Reviewing some basic probability and statistics, I rediscovered the geometric distribution, which tells you the likelihood of winning a game after some number of attempts. With it, we can figure out the number of times you should expect to play the game until the outcome is “success” – or, equivalently, the number of plays you’d need in order to expect one success among them.

Why is this important? They say the odds of winning the current record-setting powerball lottery are 1 in 176 million. I want to be rich. How many tickets do I need to buy to expect a winning one?

The intuition is straightforward. For instance, if there is a p=25% chance of success on any one trial, the expected ratio of success to failures is 1/4, or one out of every four. Which means that any four trials should yield one success on average. Mathematically, if we let X be the number of trials required until a success occurs, then E[X] = 1/p.

So the odds are in my favor after buying 176 million randomly generated tickets. Who wants to loan me $176,000,000?

The proof is neat.

If p is the probability of success, and q = (1-p) is the probability of failure, then the probability of succeeding on the i’th trial after (i-1) failures is:

Pr(X=i) = q^(i-1)p

So

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E[X] = Sum over i of i*Pr(i) = p + 2pq + 3pq^2 ... = p(1 + 2q + 3q^2 + ...) = p/(1-q)^2 = p/p^2 = 1/p |

Lines three to four depend on some magic with infinite series. If you have a converging series where x < 1:

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1 + x + x^2 + ... = S (1 - x)(1 + x + x^2 + ...) = (1 - x)S (1 + x + x^2 + ...) - (x + x^2 + ...) = (1 - x)S 1 = (1 - x)S 1/(1-x) = S 1/(1-x) = 1 + x + x^2 + ... 1/(1-x)^2 = 1 + 2x + 3x^2 + ... (taking the derivative of both sides) |

We use this last equation in the derivation above. So what else can we do with this? Suppose we want to know how many rolls of a die are needed to see all six sides come up at least once (given a six-sided, fair die, where each role is an independent event). On the first roll, the probability of getting a side we haven't seen is 1. The next role then has a 5/6 probability of yielding a unique side; and then, after the next unique number comes up, the probability becomes 4/6 ... and so on. So, 1 + 1/(5/6) + 1/(4/6) + ... = 14.7 Of course, I distrust math: I need evidence. And so Python to the rescue:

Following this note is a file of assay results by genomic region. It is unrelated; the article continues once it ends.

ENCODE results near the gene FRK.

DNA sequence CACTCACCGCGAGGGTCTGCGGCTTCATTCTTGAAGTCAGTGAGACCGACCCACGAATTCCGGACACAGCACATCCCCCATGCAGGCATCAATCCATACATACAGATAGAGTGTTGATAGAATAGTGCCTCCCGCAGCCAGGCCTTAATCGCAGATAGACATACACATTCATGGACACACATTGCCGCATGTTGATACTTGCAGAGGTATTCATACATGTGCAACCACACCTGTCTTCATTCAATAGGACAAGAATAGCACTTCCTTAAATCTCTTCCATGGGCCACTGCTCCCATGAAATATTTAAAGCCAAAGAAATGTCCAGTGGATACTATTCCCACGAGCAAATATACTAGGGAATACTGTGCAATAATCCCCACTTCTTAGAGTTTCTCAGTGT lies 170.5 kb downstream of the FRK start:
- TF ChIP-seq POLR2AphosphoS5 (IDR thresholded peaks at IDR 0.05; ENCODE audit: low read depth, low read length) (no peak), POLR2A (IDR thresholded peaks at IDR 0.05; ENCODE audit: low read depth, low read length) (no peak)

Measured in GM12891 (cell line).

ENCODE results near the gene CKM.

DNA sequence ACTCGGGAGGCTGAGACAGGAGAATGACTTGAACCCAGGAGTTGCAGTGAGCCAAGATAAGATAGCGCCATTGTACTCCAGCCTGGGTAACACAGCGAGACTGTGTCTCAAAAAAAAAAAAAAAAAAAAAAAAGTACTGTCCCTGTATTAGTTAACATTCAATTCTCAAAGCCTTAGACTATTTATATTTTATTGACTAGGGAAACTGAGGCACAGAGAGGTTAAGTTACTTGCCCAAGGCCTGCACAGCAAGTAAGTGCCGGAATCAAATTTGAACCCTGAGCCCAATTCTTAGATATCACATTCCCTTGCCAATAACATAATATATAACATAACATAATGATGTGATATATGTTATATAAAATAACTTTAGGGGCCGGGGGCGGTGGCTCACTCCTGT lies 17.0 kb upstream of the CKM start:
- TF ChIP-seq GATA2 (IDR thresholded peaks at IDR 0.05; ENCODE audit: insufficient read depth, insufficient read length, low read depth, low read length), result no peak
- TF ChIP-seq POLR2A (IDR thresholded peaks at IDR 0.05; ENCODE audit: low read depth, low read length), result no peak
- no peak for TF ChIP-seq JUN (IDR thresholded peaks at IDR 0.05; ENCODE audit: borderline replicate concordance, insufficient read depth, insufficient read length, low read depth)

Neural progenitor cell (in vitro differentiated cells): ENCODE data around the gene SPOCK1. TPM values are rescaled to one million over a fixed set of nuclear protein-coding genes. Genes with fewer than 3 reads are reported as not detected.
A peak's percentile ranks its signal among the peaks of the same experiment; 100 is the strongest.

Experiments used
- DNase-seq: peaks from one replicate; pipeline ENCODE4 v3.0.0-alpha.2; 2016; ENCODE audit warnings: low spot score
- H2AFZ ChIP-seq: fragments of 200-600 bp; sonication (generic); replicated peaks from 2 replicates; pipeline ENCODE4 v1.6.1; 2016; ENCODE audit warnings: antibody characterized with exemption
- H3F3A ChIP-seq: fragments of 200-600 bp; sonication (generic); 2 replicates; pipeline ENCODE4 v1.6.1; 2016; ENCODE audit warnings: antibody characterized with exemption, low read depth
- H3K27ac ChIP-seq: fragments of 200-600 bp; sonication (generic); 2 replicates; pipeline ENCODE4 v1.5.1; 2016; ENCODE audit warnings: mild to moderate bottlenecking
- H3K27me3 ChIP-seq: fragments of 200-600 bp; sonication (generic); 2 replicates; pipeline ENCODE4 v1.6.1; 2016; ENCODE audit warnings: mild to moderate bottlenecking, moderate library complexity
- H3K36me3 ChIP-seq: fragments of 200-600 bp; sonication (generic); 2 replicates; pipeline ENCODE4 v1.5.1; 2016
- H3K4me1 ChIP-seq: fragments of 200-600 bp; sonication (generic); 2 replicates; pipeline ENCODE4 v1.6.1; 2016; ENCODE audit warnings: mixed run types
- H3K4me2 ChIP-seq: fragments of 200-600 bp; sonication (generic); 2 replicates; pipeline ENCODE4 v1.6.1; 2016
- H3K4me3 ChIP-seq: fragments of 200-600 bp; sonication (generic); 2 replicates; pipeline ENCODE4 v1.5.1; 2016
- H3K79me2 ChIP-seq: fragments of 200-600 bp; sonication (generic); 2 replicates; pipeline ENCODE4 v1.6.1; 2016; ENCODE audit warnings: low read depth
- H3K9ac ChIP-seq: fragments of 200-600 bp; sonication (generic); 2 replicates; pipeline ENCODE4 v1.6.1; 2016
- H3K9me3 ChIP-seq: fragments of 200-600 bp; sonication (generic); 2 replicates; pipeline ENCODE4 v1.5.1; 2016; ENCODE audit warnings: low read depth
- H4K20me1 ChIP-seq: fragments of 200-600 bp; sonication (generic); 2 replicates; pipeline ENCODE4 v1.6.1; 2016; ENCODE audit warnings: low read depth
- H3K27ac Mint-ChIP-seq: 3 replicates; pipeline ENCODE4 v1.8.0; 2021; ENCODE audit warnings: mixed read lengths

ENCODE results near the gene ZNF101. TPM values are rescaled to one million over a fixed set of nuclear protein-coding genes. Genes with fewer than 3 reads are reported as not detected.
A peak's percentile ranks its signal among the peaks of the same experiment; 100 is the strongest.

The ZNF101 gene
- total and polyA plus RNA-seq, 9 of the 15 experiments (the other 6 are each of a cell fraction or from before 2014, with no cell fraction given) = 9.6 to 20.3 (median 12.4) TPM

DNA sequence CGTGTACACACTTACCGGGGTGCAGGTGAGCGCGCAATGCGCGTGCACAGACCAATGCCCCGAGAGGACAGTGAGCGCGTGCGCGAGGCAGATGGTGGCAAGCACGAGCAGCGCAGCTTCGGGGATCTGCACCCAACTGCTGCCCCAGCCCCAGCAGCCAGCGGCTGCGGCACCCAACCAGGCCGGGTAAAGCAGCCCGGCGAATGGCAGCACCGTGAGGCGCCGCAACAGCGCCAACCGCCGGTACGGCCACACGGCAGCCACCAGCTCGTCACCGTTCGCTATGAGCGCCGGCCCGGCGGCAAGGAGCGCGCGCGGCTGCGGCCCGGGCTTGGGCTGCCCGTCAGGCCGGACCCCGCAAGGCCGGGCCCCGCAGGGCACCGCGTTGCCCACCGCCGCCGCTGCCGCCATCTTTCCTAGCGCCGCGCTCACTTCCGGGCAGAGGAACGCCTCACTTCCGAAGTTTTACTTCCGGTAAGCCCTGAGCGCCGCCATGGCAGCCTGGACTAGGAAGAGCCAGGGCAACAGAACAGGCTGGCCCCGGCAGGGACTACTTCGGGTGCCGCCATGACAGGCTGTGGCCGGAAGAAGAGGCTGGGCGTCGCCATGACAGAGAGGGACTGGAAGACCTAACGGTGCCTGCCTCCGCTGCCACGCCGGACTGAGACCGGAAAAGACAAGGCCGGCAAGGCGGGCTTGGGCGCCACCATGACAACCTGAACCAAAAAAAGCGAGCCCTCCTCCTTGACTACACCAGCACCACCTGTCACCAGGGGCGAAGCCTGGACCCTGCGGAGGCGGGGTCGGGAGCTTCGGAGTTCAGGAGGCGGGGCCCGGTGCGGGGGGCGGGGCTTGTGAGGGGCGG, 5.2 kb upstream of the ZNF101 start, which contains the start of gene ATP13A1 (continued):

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import numpy as np from pandas import Series def reroll(): return np.random.randint(6) class Trial: def __init__(self): self._count = 0 self._seen = {} def run(self): while len(self._seen) < 6: self._count += 1 roll = reroll() self._seen[roll] = roll def count(self): return self._count trial_count = 10000 trials = np.empty(trial_count, dtype='i4') for i in range(trial_count): trial = Trial() trial.run() trials[i] = trial.count() s = Series(trials) print s.describe() |

=>

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count 10000.000000 mean 14.659600 std 6.218472 min 6.000000 25% 10.000000 50% 13.000000 75% 18.000000 max 58.000000 |